There was still no such recognition in the USA. This remained the case until 10 June 1871, when a bronze statue of Samuel Morse was unveiled in Central Park, New York City. is the 161st day of the year (162nd in leap years) in the Gregorian calendar. ... 1871 (MDCCCLXXI) was a common year starting on Sunday (see link for calendar). ... Central Park is a large public, urban park (843 acres, 3. ... New York, New York and NYC redirect here. ...


In the 1850s, Morse became well known as a defender of America's institution of slavery, considering it to be divinely sanctioned. In his treatise "An Argument on the Ethical Position of Slavery," he wrote: Slave redirects here. ...

My creed on the subject of slavery is short. Slavery per se is not sin. It is a social condition ordained from the beginning of the world for the wisest purposes, benevolent and disciplinary, by Divine Wisdom. The mere holding of slaves, therefore, is a condition having per se nothing of moral character in it, any more than the being a parent, or employer, or ruler.[4]

Samuel Morse was a generous man who gave large sums to charity. He also became interested in the relationship of science and religion and provided the funds to establish a lectureship on 'the relation of the Bible to the Sciences'.9 Morse was not a selfish man. Other people and corporations made millions using his inventions, yet most rarely paid him for the use of his patented telegraph. He was not bitter about this, though he would have appreciated more rewards for his labors. Morse was comfortable; by the time of his death, his estate was valued at some $500,000.


Marriages

Morse married Lucretia Pickering Walker on 29 September 1819, in Concord, New Hampshire. She died on 7 February 1825, shortly after the birth of their third child. His second wife was Sarah Elizabeth Griswold. They were married on 10 August 1848 in Utica, New York. is the 272nd day of the year (273rd in leap years) in the Gregorian calendar. ... Year 1819 (MDCCCXIX) was a common year starting on Friday (link will display the full calendar) in the [[Grhttp://en. ... Location in Merrimack County, New Hampshire Coordinates: Country United States State New Hampshire County Merrimack County Incorporated 1733  - City Manager Thomas J. Aspell, Jr. ... is the 38th day of the year in the Gregorian calendar. ... Year 1825 (MDCCCXXV) was a common year starting on Saturday (link will display the full calendar) of the Gregorian Calendar (or a common year starting on Thursday of the 12-day slower Julian calendar). ... is the 222nd day of the year (223rd in leap years) in the Gregorian calendar. ... Year 1848 (MDCCCXLVIII) was a leap year starting on Saturday (link will display the full calendar) of the Gregorian Calendar (or a leap year starting on Monday of the 12-day slower Julian calendar). ... Utica, New York is a city in the state of New York, and the county seat of Oneida County. ...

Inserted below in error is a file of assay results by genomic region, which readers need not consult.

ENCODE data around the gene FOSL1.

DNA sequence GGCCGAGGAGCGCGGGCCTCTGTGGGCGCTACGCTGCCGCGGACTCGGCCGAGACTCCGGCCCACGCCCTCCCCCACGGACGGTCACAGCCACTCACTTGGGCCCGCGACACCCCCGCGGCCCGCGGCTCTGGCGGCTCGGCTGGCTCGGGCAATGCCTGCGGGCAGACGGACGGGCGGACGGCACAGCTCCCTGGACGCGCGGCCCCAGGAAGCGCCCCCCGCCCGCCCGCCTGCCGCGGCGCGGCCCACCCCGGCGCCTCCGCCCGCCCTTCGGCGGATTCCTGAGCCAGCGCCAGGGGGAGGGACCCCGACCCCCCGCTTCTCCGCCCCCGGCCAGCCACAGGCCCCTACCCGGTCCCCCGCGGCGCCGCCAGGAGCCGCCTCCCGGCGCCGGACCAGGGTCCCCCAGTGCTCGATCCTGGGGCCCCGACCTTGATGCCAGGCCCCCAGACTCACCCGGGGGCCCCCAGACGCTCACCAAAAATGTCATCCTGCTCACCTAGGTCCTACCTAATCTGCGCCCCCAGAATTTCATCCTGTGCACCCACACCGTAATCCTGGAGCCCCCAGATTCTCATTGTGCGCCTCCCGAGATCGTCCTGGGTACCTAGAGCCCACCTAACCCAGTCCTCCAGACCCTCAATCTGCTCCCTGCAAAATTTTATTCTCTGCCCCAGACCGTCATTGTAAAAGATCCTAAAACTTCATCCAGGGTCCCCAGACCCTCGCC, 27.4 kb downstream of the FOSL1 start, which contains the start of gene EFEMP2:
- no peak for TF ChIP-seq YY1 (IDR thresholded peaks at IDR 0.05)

Death

Morse died on 2 April 1872 at his home at 5 West 22nd Street, New York City, at the age of 80, and was buried in the Green-Wood Cemetery in Brooklyn, New York. [5] is the 92nd day of the year (93rd in leap years) in the Gregorian calendar. ... Year 1872 (MDCCCLXXII) was a leap year starting on Monday (link will display the full calendar) of the Gregorian Calendar (or a leap year starting on Saturday of the 12-day slower Julian calendar). ... New York, New York and NYC redirect here. ... Green-Wood Cemetery was founded in 1838 as a rural cemetery in Kings County, New York, now in Brooklyn. ... For other meanings, see Brooklyn (disambiguation). ...


Patents

  • U.S. Patent 6,420  Telegraph, May 1, 1849

Trivia

  • Morse invented a marble-cutting machine that could carve three dimensional sculptures in marble or stone. Morse couldn't patent it, however, because of an existing 1820 Thomas Blanchard design.
  • New York University's core curriculum and list of requirements is known as the Morse Academic Plan (MAP).
  • A letter to a friend describing the challenge of defending his patent on the electromagnetic telegraph, although he had no part in its invention since his friend Alfred Vail imported this invention by Carl Friedrich Gauss from Europe, and Morse is even suspected to have received the Morse Code from Vail.[1] (1848).[2]
I have been so constantly under the necessity of watching the movements of the most unprincipled set of pirates I have ever known, that all my time has been occupied in defense, in putting evidence into something like legal shape that I am the inventor of the Electro-Magnetic Telegraph!! Would you have believed it ten years ago that a question could be raised on that subject?
  • There is a blue plaque commemorating him at 141 Cleveland Street, London, where he lived from 1812 to 15.